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Evidence with uncertain likelihoods

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An agent often has a number of hypotheses, and must choose among them based on observations, or outcomes of experiments. Each of these observations can be viewed as providing evidence for or against various hypotheses. All the attempts to formalize this intuition up to now have assumed that associated with each hypothesis h there is a likelihood function  μ h , which is a probability measure that intuitively describes how likely each observation is, conditional on h being the correct hypothesis. We consider an extension of this framework where there is uncertainty as to which of a number of likelihood functions is appropriate, and discuss how one formal approach to defining evidence, which views evidence as a function from priors to posteriors, can be generalized to accommodate this uncertainty.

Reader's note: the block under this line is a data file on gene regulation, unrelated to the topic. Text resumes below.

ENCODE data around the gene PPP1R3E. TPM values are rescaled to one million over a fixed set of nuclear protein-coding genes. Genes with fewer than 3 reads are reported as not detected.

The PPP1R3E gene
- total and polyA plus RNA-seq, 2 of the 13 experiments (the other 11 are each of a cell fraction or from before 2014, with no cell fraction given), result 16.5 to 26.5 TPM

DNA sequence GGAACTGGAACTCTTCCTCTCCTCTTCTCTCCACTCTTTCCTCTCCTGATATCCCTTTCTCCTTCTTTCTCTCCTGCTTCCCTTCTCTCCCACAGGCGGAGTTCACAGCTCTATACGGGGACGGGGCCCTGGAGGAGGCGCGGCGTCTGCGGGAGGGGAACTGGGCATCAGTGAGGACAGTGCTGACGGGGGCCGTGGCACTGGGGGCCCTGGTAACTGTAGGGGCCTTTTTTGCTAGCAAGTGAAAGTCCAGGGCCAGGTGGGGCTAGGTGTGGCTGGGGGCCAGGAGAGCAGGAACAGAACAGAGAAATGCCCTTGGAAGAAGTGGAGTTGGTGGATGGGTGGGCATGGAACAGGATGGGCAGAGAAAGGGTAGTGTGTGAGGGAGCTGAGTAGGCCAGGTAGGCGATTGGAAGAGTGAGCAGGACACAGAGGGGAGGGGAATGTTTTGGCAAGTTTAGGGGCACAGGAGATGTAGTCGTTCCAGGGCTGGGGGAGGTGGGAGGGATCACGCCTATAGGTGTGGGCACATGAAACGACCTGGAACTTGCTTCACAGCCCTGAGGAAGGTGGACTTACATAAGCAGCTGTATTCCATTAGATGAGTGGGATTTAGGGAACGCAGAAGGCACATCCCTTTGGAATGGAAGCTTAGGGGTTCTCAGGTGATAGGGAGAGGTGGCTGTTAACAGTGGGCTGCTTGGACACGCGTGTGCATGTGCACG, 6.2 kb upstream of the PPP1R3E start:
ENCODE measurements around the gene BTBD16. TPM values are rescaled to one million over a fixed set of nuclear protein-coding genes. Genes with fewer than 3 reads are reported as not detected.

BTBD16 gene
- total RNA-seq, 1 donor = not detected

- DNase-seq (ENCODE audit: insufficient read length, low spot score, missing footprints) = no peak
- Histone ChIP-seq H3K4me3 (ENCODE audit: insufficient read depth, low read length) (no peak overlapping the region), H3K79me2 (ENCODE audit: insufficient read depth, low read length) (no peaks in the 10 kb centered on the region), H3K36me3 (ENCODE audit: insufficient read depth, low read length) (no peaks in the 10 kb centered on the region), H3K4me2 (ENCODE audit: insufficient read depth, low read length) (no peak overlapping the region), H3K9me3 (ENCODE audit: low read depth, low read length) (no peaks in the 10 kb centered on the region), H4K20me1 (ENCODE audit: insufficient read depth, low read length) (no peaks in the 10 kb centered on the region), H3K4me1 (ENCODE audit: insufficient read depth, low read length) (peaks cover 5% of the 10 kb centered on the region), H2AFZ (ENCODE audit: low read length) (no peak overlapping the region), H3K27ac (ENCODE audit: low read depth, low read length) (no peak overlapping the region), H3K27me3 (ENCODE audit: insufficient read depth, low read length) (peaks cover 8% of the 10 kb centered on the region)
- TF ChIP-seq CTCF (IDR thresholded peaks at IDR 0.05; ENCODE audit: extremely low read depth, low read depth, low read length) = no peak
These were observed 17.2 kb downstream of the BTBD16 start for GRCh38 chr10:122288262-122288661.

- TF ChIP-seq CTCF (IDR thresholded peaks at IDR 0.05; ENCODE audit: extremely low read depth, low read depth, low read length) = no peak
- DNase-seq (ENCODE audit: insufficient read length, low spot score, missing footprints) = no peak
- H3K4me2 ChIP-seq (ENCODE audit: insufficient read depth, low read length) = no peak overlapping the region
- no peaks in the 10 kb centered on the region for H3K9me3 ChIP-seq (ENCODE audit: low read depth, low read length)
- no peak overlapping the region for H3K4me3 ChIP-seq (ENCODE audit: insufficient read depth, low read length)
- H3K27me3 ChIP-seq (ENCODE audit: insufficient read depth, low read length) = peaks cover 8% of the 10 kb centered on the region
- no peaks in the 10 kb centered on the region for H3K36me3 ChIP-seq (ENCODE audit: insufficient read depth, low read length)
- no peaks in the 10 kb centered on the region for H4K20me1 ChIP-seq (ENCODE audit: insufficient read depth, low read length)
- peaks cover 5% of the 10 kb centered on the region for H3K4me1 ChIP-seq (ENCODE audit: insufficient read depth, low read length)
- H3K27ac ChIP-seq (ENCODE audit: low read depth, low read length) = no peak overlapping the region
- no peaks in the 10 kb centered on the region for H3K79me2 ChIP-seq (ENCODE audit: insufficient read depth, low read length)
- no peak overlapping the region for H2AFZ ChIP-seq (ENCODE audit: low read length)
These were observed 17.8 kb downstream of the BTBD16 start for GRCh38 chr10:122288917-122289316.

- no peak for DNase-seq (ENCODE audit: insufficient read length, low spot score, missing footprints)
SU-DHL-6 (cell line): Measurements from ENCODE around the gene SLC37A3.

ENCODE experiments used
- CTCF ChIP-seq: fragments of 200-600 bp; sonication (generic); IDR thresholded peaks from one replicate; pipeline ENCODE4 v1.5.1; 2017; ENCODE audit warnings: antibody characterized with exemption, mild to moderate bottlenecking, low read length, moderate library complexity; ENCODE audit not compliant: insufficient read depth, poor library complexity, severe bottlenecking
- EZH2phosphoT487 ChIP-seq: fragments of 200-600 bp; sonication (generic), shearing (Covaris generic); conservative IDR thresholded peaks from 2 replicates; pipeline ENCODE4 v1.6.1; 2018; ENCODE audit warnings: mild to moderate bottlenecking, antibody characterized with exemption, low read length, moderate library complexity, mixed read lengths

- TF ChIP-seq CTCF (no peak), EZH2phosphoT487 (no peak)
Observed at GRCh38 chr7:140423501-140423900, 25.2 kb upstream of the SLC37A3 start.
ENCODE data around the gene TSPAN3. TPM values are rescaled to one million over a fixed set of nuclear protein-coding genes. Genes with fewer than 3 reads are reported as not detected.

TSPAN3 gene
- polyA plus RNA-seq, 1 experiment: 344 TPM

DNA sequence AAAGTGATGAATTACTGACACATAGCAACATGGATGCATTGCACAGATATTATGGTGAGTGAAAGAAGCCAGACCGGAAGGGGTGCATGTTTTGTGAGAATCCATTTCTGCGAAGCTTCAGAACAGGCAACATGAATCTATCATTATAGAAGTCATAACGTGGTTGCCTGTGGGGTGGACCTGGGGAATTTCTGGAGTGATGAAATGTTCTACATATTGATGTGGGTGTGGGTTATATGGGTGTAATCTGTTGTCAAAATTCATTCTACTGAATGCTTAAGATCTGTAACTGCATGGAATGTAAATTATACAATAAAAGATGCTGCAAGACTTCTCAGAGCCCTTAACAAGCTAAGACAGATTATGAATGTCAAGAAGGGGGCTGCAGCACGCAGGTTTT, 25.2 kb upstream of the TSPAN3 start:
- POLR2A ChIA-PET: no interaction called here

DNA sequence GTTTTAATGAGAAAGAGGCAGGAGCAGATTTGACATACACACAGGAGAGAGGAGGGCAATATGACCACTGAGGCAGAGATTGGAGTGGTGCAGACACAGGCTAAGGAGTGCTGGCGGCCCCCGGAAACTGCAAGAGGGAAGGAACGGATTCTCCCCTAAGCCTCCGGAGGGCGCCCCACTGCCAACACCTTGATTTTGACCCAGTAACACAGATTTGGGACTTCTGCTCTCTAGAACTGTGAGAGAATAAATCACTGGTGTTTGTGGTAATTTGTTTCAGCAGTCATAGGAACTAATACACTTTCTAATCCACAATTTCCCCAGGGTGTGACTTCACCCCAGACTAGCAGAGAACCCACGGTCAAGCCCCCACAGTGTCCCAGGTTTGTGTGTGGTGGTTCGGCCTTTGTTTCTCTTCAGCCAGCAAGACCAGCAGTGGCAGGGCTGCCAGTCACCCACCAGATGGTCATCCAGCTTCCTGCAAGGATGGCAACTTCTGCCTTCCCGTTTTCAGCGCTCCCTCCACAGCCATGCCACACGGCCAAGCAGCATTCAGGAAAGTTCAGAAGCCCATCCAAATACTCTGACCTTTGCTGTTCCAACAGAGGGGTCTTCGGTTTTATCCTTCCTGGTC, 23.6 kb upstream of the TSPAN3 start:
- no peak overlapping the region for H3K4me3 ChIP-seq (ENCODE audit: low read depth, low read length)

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Author information

Correspondence to Riccardo Pucella.

Additional information

A preliminary version of this paper appeared in the Proceedings of the 21st Conference on Uncertainty in Artificial Intelligence, pp. 243–250, 2005. Most of this work was done while the second author was at Cornell University.

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Halpern, J.Y., Pucella, R. Evidence with uncertain likelihoods. Synthese 171, 111–133 (2009). https://doi.org/10.1007/s11229-008-9381-z

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  • Confirmation theory
  • Weight of evidence
  • Likelihood
  • Uncertainty